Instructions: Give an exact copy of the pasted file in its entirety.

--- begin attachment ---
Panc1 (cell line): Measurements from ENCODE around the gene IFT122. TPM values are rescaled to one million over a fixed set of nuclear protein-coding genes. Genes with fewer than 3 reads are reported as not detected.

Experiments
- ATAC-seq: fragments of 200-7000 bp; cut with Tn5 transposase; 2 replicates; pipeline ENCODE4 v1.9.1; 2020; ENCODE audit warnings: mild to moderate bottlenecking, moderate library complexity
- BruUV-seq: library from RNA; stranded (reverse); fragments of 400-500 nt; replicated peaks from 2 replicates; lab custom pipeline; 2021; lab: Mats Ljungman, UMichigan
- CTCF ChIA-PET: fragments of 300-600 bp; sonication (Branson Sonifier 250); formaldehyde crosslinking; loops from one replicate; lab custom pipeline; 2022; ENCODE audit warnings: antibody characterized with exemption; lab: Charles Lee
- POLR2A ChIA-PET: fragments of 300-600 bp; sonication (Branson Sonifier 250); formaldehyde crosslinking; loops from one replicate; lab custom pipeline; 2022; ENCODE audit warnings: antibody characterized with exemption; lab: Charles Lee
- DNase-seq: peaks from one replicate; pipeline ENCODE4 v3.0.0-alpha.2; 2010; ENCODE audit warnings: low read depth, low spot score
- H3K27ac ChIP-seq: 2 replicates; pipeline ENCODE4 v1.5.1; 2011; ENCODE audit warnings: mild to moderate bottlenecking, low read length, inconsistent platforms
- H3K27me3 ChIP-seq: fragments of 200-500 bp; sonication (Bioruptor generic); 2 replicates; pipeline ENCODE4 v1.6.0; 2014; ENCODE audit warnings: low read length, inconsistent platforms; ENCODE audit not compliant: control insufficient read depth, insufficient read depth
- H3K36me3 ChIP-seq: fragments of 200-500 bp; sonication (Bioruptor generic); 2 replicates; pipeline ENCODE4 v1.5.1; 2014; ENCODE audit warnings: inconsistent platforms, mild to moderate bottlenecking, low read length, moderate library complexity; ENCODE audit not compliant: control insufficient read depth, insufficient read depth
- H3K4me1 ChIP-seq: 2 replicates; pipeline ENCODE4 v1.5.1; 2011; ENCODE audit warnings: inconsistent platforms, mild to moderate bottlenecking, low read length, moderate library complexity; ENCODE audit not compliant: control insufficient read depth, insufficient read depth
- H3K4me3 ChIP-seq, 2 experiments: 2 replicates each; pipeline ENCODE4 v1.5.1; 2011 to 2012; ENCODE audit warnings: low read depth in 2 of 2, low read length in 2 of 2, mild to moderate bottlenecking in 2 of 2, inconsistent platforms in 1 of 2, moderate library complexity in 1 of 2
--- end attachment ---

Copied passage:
Panc1 (cell line): Measurements from ENCODE around the gene IFT122. TPM values are rescaled to one million over a fixed set of nuclear protein-coding genes. Genes with fewer than 3 reads are reported as not detected.

Experiments
- ATAC-seq: fragments of 200-7000 bp; cut with Tn5 transposase; 2 replicates; pipeline ENCODE4 v1.9.1; 2020; ENCODE audit warnings: mild to moderate bottlenecking, moderate library complexity
- BruUV-seq: library from RNA; stranded (reverse); fragments of 400-500 nt; replicated peaks from 2 replicates; lab custom pipeline; 2021; lab: Mats Ljungman, UMichigan
- CTCF ChIA-PET: fragments of 300-600 bp; sonication (Branson Sonifier 250); formaldehyde crosslinking; loops from one replicate; lab custom pipeline; 2022; ENCODE audit warnings: antibody characterized with exemption; lab: Charles Lee
- POLR2A ChIA-PET: fragments of 300-600 bp; sonication (Branson Sonifier 250); formaldehyde crosslinking; loops from one replicate; lab custom pipeline; 2022; ENCODE audit warnings: antibody characterized with exemption; lab: Charles Lee
- DNase-seq: peaks from one replicate; pipeline ENCODE4 v3.0.0-alpha.2; 2010; ENCODE audit warnings: low read depth, low spot score
- H3K27ac ChIP-seq: 2 replicates; pipeline ENCODE4 v1.5.1; 2011; ENCODE audit warnings: mild to moderate bottlenecking, low read length, inconsistent platforms
- H3K27me3 ChIP-seq: fragments of 200-500 bp; sonication (Bioruptor generic); 2 replicates; pipeline ENCODE4 v1.6.0; 2014; ENCODE audit warnings: low read length, inconsistent platforms; ENCODE audit not compliant: control insufficient read depth, insufficient read depth
- H3K36me3 ChIP-seq: fragments of 200-500 bp; sonication (Bioruptor generic); 2 replicates; pipeline ENCODE4 v1.5.1; 2014; ENCODE audit warnings: inconsistent platforms, mild to moderate bottlenecking, low read length, moderate library complexity; ENCODE audit not compliant: control insufficient read depth, insufficient read depth
- H3K4me1 ChIP-seq: 2 replicates; pipeline ENCODE4 v1.5.1; 2011; ENCODE audit warnings: inconsistent platforms, mild to moderate bottlenecking, low read length, moderate library complexity; ENCODE audit not compliant: control insufficient read depth, insufficient read depth
- H3K4me3 ChIP-seq, 2 experiments: 2 replicates each; pipeline ENCODE4 v1.5.1; 2011 to 2012; ENCODE audit warnings: low read depth in 2 of 2, low read length in 2 of 2, mild to moderate bottlenecking in 2 of 2, inconsistent platforms in 1 of 2, moderate library complexity in 1 of 2